the first 15km of the road is paved--and then it's not...
Even today it is hard to reach. With Meri and Caroline from Hotspur along for the trip, we followed what seemed to be a modified goat trail up an arroyo into the mountains. Along the way, almost fittingly, we passed the site of ancient cave paintings, which were left by the very people the mission eventually wiped out.
We were pleased with these cave paintings--simply because they weren't hand prints
The road to San Javier is under a constant state of construction. Maybe Tourism
Our rental car made it up okay but it started to die on the way down. We barely got it back to the rental agency. Of course we never mentioned where we took it.
In San Javier we weren’t disappointed—the mission had a serene weightiness to it. A constant and permanent atmosphere that made it feel as old as the mountains around it. There was an old man inside when we went in. He sat silently in a pew and we moved around him quietly—respectful of his deep devotion. After the girls lit candles and we got our fill of the flamboyant art, he began speaking to us—giving us the history of the place and answering our many questions.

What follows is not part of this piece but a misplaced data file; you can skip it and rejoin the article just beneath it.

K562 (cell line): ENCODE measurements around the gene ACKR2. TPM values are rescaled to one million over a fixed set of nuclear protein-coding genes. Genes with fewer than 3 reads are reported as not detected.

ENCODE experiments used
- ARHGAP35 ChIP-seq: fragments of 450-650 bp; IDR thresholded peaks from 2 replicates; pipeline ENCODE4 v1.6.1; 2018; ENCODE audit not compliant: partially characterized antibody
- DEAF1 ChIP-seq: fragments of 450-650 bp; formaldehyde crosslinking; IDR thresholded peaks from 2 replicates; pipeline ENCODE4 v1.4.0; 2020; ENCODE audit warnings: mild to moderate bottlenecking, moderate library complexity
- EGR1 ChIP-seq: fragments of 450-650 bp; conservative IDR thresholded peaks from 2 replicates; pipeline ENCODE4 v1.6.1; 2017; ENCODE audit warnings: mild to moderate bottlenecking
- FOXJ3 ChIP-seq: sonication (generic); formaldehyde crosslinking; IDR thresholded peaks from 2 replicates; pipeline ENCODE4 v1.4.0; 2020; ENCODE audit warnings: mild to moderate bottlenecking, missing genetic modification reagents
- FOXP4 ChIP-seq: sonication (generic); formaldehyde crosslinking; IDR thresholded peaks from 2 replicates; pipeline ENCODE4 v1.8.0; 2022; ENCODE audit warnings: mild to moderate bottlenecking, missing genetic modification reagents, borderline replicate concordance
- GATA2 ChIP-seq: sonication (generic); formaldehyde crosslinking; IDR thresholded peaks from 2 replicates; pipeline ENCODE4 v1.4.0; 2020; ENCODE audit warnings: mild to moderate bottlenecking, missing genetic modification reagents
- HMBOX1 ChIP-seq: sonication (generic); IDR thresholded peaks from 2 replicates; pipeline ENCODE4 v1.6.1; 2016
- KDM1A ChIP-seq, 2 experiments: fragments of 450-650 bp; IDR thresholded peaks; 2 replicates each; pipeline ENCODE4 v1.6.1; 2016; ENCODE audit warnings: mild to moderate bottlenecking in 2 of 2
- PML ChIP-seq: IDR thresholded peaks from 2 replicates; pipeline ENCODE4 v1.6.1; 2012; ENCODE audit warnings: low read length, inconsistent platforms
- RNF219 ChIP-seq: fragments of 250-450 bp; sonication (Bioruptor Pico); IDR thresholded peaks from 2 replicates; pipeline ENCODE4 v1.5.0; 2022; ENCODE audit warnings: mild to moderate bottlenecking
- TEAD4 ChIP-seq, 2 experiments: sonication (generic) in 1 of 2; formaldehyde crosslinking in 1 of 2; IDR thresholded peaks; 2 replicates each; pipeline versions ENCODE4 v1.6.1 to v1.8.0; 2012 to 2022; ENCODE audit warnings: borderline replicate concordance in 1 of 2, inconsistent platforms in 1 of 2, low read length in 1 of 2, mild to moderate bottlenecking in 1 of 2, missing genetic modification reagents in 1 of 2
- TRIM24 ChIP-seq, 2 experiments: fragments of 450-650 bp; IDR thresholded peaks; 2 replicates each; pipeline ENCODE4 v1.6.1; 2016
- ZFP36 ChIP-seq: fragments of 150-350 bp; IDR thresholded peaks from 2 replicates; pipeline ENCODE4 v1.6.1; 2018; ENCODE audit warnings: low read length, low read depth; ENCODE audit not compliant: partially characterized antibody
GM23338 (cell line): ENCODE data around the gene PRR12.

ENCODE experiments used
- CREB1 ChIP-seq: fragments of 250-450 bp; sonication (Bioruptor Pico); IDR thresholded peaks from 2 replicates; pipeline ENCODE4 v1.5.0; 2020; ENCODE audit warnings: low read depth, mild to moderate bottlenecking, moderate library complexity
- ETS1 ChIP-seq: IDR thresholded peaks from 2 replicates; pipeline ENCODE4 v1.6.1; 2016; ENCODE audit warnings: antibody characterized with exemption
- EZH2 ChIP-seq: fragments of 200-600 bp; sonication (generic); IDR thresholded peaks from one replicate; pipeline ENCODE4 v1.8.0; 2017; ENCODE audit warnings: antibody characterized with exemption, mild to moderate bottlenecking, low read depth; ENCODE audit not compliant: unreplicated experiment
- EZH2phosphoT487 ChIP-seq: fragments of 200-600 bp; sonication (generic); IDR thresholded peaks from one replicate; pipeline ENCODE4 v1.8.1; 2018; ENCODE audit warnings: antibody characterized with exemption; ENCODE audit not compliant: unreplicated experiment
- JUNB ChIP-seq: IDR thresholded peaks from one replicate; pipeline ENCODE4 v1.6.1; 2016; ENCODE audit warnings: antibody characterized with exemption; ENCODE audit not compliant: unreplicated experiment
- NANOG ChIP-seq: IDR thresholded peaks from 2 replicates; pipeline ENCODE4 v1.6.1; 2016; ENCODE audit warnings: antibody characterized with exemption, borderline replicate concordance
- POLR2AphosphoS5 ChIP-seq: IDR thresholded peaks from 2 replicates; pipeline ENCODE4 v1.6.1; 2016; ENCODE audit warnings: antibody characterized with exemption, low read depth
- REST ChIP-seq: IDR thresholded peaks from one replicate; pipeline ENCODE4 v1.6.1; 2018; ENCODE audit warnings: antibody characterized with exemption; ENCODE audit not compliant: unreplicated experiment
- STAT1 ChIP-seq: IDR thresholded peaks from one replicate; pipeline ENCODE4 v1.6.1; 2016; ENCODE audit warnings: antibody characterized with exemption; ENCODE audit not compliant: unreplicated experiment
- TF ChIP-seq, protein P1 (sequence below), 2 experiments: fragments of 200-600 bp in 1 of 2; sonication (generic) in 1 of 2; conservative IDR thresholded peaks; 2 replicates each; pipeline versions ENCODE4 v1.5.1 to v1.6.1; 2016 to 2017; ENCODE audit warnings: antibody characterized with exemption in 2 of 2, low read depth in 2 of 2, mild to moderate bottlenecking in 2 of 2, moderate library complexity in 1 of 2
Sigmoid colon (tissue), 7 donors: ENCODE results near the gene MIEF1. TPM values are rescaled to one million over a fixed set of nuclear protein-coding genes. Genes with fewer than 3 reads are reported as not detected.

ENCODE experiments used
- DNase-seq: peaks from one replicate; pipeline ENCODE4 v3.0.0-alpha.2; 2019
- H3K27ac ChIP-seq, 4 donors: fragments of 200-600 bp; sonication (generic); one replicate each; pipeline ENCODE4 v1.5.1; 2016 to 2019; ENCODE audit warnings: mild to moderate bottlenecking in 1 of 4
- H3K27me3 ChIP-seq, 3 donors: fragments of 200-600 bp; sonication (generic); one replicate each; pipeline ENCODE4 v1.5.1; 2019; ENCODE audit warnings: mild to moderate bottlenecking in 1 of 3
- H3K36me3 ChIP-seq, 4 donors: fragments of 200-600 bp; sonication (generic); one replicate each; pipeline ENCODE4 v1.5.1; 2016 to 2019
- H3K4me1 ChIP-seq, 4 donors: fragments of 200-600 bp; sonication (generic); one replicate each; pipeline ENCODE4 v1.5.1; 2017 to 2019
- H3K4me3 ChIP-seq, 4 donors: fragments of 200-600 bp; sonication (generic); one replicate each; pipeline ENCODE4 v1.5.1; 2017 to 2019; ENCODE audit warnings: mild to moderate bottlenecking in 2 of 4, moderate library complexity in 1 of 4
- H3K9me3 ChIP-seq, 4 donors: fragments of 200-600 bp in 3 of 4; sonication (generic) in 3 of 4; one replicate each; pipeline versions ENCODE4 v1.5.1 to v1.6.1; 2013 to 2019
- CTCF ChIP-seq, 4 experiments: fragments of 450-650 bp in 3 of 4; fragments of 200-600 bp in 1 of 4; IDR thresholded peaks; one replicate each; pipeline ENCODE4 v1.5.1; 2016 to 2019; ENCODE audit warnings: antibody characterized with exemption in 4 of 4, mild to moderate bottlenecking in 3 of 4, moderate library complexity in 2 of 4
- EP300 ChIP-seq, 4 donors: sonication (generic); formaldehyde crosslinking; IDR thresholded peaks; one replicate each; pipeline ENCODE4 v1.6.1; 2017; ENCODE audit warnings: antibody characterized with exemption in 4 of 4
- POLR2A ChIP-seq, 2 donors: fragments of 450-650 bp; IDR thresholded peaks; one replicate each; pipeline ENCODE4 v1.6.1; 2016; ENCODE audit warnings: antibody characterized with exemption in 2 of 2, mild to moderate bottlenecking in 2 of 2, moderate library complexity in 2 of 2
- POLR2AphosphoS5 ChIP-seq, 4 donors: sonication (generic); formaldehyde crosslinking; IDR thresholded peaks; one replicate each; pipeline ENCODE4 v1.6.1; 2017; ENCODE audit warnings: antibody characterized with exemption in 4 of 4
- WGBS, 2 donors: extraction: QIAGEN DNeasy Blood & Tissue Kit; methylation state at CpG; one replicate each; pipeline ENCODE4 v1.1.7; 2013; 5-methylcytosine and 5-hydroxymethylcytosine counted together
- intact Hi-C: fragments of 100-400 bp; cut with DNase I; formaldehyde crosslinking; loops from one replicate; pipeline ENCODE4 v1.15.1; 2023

Every December 2, pilgrims make the trek to San Javier to pray for miracles. We hoped for one of our own as Maia lit a candle for her Grandma Ann.
He was still there after we went for lunch, still sitting in the same pew. And we guessed then that he works there.